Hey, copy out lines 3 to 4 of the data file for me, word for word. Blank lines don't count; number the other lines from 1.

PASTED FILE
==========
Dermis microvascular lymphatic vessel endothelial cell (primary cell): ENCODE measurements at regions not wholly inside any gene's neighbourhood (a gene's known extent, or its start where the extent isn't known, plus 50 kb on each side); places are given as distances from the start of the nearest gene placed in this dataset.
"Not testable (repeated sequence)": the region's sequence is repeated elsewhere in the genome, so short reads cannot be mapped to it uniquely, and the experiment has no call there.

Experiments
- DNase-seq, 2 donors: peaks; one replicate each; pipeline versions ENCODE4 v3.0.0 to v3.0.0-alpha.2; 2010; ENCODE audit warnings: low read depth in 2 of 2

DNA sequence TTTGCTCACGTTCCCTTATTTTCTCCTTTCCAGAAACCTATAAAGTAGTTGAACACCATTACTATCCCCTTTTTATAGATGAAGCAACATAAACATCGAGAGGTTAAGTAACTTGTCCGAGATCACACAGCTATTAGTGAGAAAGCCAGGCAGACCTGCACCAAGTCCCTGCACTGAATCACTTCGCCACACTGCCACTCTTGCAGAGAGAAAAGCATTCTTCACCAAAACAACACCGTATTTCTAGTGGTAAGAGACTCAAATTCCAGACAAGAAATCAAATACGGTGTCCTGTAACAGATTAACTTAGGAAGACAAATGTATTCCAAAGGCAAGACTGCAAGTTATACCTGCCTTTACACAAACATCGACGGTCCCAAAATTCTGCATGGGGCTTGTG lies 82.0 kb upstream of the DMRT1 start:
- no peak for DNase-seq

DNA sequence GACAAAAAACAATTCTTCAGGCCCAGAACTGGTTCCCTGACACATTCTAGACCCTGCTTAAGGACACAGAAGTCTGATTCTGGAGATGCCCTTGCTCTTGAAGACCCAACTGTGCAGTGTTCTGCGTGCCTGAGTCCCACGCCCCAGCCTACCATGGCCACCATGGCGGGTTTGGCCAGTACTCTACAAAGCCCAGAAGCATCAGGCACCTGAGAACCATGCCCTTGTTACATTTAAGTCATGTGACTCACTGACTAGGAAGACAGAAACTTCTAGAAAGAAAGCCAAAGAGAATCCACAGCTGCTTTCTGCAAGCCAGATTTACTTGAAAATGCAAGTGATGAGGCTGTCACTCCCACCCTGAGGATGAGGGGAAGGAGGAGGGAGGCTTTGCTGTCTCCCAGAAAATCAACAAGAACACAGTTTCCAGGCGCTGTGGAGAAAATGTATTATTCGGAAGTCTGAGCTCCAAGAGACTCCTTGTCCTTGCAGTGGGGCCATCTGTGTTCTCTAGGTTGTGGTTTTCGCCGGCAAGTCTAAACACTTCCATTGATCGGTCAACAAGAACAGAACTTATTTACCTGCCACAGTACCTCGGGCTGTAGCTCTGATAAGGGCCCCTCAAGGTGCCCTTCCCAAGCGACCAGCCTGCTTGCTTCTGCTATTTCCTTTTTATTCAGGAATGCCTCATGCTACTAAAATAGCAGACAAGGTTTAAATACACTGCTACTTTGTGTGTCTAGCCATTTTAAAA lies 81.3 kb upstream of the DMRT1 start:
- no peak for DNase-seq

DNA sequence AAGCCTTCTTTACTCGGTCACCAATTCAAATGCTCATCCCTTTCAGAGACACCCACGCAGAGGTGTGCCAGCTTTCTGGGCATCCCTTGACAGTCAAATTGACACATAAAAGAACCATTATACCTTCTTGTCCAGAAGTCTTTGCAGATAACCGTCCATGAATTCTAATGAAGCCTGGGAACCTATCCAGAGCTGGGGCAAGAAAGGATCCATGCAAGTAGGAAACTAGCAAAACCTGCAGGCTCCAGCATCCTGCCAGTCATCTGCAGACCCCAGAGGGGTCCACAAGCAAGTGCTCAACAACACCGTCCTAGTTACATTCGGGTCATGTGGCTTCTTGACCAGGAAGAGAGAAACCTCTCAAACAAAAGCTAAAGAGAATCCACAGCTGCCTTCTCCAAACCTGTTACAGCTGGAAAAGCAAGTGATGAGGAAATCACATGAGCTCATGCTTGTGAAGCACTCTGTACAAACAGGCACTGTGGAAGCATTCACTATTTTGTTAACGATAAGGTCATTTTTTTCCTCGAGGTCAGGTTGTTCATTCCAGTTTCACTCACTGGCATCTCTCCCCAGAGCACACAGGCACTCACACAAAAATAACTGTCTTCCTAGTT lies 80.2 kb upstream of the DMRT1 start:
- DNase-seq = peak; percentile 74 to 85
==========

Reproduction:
Experiments
- DNase-seq, 2 donors: peaks; one replicate each; pipeline versions ENCODE4 v3.0.0 to v3.0.0-alpha.2; 2010; ENCODE audit warnings: low read depth in 2 of 2